“With confidence, you have won before you started.” — Marcus Garvey
We can all agree that confident people are attractive. There is something about them that makes you gravitate toward them. You want to be part of their sphere. You want to trust them. Confidence is a trait we all need in life, but it is especially important when it comes to leadership.
A leader needs to be trustworthy. It is difficult to trust someone who seems so unsure of themselves. As Tony Robbins says, “Lack of confidence can seriously impact your ability to put together a winning team and guide them to achieving your shared goals.”
But what does it mean to be confident? Oxford Languages defines confidence as “a feeling of self-assurance arising from one's appreciation of one's own abilities or qualities.” That means being confident starts with being secure in your own value as a person.
When you know who you are, your strengths and weaknesses, and you can accept both the great things about yourself and all your flaws, you are halfway there. The rest comes with feeling prepared: continuously learning and aiming for growth.
Confident people are generally happy because they feel positive about facing challenges and the people within their sphere of influence. They are able to build better and more productive relationships and are motivated to act to achieve their goals.
They are open to taking calculated risks and are not afraid to make mistakes and learn from them. Because they are self-secured, they can be more genuine in recognizing others’ wins. They are generous with compliments and can accept feedback and criticism, yet still be able to decide for themselves and form their own opinions.
Do those characteristics sound familiar? They are also the same things we look for in leaders, and what most leaders want to achieve for themselves. That’s why confident leaders, who are not arrogant, really shine.
We also hear a lot about humility in leadership. However, it takes a lot of confidence to truly be humble. You need a certain level of self-assurance to be meek. That is why leaders who lack confidence often find it hard to admit mistakes—they think that failures will define them, and humbling themselves becomes scary.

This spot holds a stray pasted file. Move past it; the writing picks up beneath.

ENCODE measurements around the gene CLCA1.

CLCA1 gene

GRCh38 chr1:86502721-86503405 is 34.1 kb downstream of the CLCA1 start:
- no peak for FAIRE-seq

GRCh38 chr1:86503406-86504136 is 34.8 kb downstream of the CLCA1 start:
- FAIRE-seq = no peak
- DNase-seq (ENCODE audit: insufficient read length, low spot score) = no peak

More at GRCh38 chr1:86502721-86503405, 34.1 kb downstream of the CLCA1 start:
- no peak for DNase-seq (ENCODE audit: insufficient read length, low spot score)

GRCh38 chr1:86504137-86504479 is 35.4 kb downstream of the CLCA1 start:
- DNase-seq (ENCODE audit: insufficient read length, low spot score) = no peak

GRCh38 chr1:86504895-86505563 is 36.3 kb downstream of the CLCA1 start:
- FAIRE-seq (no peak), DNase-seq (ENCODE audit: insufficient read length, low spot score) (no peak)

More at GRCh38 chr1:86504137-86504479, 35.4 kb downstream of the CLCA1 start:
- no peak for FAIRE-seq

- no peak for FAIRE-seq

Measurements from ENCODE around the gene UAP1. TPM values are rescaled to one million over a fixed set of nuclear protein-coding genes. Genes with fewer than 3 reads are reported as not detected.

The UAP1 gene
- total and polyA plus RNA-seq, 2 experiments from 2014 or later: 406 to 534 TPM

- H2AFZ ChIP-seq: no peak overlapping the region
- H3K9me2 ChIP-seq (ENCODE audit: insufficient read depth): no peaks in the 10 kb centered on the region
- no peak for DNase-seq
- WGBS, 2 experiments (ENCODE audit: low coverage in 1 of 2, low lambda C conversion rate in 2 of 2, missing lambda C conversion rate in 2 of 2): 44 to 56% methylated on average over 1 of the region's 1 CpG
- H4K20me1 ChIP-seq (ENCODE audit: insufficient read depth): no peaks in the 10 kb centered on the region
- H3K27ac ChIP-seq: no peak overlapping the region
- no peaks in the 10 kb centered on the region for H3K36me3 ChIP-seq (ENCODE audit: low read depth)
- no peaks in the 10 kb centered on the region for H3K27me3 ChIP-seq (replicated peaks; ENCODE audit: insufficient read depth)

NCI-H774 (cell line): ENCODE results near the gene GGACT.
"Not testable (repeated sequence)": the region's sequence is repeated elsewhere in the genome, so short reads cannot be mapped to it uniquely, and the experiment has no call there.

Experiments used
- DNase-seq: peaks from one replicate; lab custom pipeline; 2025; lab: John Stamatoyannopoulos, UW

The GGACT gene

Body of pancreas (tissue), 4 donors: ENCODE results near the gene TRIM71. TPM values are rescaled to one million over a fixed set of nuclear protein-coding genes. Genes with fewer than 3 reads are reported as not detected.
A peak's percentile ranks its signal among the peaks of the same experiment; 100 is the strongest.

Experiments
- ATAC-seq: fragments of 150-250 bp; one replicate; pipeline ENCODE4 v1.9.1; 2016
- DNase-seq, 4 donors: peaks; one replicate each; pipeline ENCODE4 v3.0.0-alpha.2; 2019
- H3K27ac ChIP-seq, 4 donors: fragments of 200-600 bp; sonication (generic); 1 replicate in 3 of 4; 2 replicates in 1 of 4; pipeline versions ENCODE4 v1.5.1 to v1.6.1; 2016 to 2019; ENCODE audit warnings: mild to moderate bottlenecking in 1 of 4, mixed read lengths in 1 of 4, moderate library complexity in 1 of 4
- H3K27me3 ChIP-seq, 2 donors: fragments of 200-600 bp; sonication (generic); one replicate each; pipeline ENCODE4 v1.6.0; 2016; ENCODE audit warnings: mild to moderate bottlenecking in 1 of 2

The good news is, as you can learn to be a good leader, you can also learn how to build confidence. So how can you become more confident?
Start by identifying where you lack confidence and what gives you a morale boost. A quick yet honest inventory of your strengths and weaknesses, your positives, and your insecurities is a good place to start. None of us are perfect; we are all born lacking.
Confidence can be built if we acknowledge the areas where we are lacking and figure out how to make up for them. Is it something you can learn? Is it something you can delegate or entrust to others? Is it something you can overcome with more exposure and experience?
Studying and practicing or training can help a lot in boosting your confidence in most areas. Never underestimate the peace of mind being informed and prepared can bring.
Quit your negative self-talk. It is often easy to feed into our insecurities, and over time, these warped perceptions of the world and ourselves, whether it is something we were taught growing up or something we picked up ourselves along the way, turn into self-limiting beliefs.
One way to counter negative self-talk and thoughts is to replace them with positive ones.
Affirmations may sound silly, but it helps a lot in building ourselves, reducing our emotional and mental stresses, and battling our anxieties, insecurities, and skewed self-limiting beliefs. Giving yourself a pat on the back might feel awkward at first, but getting into the habit of it proves to be effective, not just in boosting self-confidence but also in improving your overall mental health. Plus, you can do it with others too.
It isn’t about suppressing negative thoughts and feelings. Those are inevitable parts of life, and sometimes they are essential for self-preservation. But when we focus only on the bad side of life, it kills our potential to overcome it. Acknowledge the bad, but don’t magnify it. Focus instead on what you can change and control to make it better, or to get past it.
You can also gain control by facing your fears and overcoming them. Easier said than done, I know, but the only way to know that our fears won’t kill us is by surviving through them. And if you think it really is overwhelming, don’t be scared to ask for help. Every time you conquer something you were afraid of, you discover new strengths you possess but didn’t know about.
Lastly, stop comparing yourself to others. Look to others for inspiration, but never use their ruler to measure your worth. We all walk through life at different paces, and we all face (and overcome) challenges others don’t know about.
What you see on social media isn’t the whole picture. It is like looking at a pretty embroidery or cross-stitch piece—when you look behind the scenes, it is a complete mess. And that mess is what they had to navigate to get to where they are. You have your own story. The only valid ruler you can use to measure your success is your own.
If you want to motivate yourself, look to other people. If you want to boost your confidence, look at how far you have come.
Sometimes, our biggest enemy when it comes to confidence is ourselves.
“Conquer yourself, and the whole universe is yours.” —Swami Vivekananda
Thank you for reading A Brilliant Tribe.